In June, a month after restaurants were allowed to reopen following the initial coronavirus shutdown, @RGJTaste noted the passing of seven Reno restaurants, some of them open for decades, during the pandemic.
Three months later, we remember the permanent closing of nine more places — from signature Basque and burgers to storefront bagels to a bar that helped create Reno cocktail culture, and more.
These closings remind us of the powerful challenges facing local, independent food and drink businesses as COVID-19 continues.
ĂN – ASIAN KITCHEN & BAR
Word emerged in early August that Ăn – Asian Kitchen would be closing because of business challenges created by the pandemic.
The restaurant opened in fall 2018 in the distinctive wedge-shaped building on Longley Lane in South Reno that housed Café de Thai for many years until its move to Midtown.
Ăn means “to eat” in Vietnamese. Among the foods issuing from the kitchen were pho and other soups, rice bowls, vermicelli bowls, sizzling platters, and vegetable, seafood, chicken, pork and beef main courses.
LITTLE NUGGET DINER
On July 21, in an emotional email to @RGJTaste, owner Rick Heaney confirmed he would be closing the Little Nugget casino and its diner at the end of July “because of the economic impossibility to stay open” during the pandemic.
After @RGJTaste shared the news, folks waited for hours in lines that stretched down South Virginia Street for one last chance to get messy with an Awful Awful burger, the diner’s signature dish that had been served continually, more or less, since 1954.
The “awful big, awful good” burger, once showcased at Nugget casinos across Northern Nevada, now is served only at the Carson City Nugget. It’s worth a drive.
Owner Christina Ciaccio announced on Facebook in late July that she was shutting down her wholesale business, Mindful Cupcakes, after losing nearly all her accounts and being denied federal financial assistance.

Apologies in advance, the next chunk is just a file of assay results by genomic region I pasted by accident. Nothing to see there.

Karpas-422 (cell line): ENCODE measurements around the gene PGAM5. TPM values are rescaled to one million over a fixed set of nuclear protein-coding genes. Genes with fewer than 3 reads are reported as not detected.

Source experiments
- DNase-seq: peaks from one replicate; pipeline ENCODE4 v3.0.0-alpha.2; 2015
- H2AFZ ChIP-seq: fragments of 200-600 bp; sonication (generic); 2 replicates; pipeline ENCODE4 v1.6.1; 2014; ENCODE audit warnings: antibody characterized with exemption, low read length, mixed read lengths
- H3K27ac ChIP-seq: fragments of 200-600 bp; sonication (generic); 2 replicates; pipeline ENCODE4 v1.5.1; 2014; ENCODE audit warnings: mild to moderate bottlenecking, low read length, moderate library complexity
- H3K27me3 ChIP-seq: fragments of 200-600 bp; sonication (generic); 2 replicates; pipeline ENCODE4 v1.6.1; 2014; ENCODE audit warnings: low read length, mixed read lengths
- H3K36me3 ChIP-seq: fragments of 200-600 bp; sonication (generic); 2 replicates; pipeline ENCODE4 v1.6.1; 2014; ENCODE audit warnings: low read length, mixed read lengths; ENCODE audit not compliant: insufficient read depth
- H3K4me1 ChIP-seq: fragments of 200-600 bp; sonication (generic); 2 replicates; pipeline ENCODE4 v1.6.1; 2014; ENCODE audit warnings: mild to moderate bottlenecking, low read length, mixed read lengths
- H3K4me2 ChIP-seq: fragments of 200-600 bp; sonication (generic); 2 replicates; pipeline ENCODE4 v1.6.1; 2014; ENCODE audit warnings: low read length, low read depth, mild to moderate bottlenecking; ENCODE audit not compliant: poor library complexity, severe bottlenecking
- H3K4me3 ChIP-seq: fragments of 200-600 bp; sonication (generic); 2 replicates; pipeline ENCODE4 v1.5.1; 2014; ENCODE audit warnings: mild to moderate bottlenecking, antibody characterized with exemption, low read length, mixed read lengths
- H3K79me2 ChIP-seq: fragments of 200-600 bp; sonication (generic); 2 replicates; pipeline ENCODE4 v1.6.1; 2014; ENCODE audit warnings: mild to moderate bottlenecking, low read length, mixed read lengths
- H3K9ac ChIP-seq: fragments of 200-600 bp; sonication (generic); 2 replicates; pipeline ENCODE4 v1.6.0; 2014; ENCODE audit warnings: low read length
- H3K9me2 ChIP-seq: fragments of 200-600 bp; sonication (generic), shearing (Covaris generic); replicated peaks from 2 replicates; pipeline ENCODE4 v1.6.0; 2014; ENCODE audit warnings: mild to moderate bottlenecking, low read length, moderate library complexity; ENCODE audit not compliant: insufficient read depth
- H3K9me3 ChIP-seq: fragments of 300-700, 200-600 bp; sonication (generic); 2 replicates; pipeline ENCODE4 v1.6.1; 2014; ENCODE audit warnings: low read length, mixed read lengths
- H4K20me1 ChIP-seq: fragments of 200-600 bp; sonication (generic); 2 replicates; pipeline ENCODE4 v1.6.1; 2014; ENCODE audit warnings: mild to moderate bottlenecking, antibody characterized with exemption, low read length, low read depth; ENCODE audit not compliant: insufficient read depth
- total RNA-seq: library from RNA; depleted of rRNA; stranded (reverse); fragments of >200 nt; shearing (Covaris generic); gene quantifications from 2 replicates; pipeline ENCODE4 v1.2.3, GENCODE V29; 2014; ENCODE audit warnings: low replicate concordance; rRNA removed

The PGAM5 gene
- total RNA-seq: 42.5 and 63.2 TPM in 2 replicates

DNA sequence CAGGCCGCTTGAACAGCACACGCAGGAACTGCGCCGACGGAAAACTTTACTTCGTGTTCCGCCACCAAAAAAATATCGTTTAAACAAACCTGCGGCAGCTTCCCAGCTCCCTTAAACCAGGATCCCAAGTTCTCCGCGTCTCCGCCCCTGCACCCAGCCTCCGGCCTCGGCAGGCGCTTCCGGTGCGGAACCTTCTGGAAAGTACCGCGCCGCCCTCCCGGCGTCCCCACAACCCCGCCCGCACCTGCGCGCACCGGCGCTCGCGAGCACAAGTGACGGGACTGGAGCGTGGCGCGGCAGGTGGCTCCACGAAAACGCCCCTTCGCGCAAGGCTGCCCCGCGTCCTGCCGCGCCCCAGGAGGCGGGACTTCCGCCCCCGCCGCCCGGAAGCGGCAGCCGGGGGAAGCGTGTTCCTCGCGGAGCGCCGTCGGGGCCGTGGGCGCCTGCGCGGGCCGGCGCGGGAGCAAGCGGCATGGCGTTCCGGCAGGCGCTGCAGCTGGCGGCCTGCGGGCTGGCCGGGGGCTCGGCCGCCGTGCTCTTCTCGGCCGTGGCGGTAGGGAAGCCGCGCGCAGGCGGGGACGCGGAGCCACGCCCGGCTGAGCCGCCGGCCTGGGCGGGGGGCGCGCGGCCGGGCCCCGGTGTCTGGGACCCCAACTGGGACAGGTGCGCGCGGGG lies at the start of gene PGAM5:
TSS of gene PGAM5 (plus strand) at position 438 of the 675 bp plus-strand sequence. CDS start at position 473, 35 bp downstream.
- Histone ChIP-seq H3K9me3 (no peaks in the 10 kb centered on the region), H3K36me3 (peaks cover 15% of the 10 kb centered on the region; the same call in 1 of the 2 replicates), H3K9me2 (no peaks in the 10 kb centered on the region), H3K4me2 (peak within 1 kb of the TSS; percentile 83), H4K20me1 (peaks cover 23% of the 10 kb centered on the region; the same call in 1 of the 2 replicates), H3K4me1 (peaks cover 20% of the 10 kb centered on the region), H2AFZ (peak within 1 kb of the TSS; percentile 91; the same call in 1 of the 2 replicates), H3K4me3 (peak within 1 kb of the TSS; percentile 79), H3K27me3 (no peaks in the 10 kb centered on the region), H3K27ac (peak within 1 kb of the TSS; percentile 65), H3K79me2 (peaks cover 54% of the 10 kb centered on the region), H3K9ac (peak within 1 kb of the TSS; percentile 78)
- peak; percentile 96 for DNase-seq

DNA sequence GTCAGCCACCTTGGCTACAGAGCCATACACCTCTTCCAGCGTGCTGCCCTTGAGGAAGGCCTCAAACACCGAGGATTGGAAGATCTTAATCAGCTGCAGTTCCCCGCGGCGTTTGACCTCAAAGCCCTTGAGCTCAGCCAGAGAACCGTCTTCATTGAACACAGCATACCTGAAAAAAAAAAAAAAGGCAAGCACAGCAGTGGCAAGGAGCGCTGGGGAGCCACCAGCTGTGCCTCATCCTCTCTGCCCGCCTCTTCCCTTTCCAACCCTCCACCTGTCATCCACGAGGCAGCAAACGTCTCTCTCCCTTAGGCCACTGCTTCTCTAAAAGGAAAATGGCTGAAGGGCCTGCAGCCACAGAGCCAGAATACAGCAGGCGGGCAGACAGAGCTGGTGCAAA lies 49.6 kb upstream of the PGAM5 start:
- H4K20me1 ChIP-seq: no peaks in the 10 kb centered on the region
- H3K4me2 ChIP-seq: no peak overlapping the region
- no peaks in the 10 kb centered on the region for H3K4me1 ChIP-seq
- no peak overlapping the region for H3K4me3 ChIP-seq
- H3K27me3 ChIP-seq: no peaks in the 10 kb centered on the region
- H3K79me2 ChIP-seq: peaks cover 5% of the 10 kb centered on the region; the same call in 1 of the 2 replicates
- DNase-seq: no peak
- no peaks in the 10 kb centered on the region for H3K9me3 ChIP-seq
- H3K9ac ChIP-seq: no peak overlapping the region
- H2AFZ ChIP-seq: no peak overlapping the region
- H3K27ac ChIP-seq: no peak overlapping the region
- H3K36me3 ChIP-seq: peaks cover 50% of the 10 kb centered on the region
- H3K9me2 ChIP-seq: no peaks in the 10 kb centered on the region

The business supplied local retailers with baked goods free from gluten, grains, dairy, soy and refined sugar. A Mindful Cupcakes retail store, opened in fall 2018 in Northwest Reno, had closed in October 2019.
Ciaccio has moved to Southern California and is currently crowdfunding for Memore Bakery, a keto outfit offering cupcakes and other baked goods.
ROUNDS BAKERY STOREFRONT
In early July, Rounds Bakery shared on Facebook it was shuttering its storefront on East Moana Lane — where, for six years, it had sold bagels, specialty breads, salads, sandwiches and doughnuts — to concentrate on its packaged food business.
The bakery cited social distancing challenges in a retail setting as a cause for the shift in focus. Closing day was stated as July 17, although people were observed by the Reno Gazette Journal entering the store as late as Aug. 11.
And, although food production was supposedly moving elsewhere, Rounds remained in the Moana Lane space after its lease expired. The whole matter ended up in court, with Rounds now having quitted the premises according to the most recent notice on the case docket.
Since the storefront closure, Rounds has not returned requests for comment on the status of its wholesale operation.
ST. JAMES INFIRMARY
A sign has gone up in the window of this California Avenue bar stating the business is listed for sale with Katrina Loftin of M&A Business Advisors, who often handles the purchase, sale and leasing of food and drink establishments in Northern Nevada.